Their backs are bent in reverence and their foreheads, palms, knees and toes rest on the ground as they beseech God for deliverance. But when the day dawns, they are kind, patient, scholarly, pious and righteous. 7
He has revived his intellect and slain his self, until his body became lean and its bulkiness shrunk, and stubborness turned into tenderness (of heart). Then an effulgence, like a thunderbolt, descended his heart and illuminated the path before him, opening all the doors, and led him straight into the gateway of Peace. Now his feet, carrying his body, are firmly rooted in the position of safety (on the Sirat) and comfort because he kept his heart busy with good deeds and won the good pleasure of his God. 8
As we observe, this passage speaks of another kind of life, which is called 'the life of intellect'. It speaks about struggle against the carnal self (al-nafs al-'ammarah) and its destruction; it speaks about exercise of the spirit and the body, about lightening, which as a result of exercise illumines the being of the follower and brightens his spiritual world; it speaks about the stages and targets that the devotee's earnest soul reaches on his way until it attains the last and highest stage of man's spiritual journey.9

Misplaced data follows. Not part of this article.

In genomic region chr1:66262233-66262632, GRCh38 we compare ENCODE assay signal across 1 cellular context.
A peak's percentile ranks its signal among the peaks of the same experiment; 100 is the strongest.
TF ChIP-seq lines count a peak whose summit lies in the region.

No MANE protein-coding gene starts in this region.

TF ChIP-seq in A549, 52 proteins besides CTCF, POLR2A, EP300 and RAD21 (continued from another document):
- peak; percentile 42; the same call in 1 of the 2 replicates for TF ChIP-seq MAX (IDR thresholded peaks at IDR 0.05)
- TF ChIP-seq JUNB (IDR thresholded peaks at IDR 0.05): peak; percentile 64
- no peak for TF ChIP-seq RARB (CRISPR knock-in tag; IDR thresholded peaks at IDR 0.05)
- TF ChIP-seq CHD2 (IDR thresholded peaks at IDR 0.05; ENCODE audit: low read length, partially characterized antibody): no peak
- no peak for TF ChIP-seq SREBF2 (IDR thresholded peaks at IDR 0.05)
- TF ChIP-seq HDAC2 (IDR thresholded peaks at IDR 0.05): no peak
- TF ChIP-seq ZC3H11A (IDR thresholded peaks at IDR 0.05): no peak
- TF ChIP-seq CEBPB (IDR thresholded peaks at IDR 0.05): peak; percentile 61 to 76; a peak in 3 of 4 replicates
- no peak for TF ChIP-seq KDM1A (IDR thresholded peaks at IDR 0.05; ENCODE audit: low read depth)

The Qur’an says:
“O man! Thou art labouring unto thy Lord laboriously, and thou shalt encounter Him.“ (84:6)
'Ali ('a), in the passage cited above, speaks about the inner peace, contentment and tranquillity of soul which a man's restless, disturbed and anxious heart ultimately attains:
In the sermon 228, 'Ali ('a) describes the significance attached by this class of devotees to spiritual life-the life of the heart:
“They see that the worldly people attach great importance to the death of their bodies but they themselves attach much greater importance to the death of hearts of those who are living.” (Sermon 230)
'Ali ('a) describes the ecstatic eagerness of the earnest souls which impels them to move onwards on the path of spiritual perfection in these words:
They lived in society and participated in its affairs with their bodies, while their souls rested in the higher spiritual spheres.10
Had there been no preordained time of death for each of them, their spirits would not have remained in their bodies even for the twinkling of an eye because of their eagerness for the Divine reward and their fear of chastisement. 11
He did everything only for God, and so God also made him His own. 12
The esoteric knowledge and emanated insight, revealed to the heart of the follower of the spiritual path as a result of self-education and self-refinement, is described in these words:
The knowledge that bursts upon them and surrounds them is endowed with absolute certainty, and their soul attains the highest degree of conviction. They easily bear what the easy-going regard as harsh and unbearable. They endear what makes the ignorant recoil with horror. 13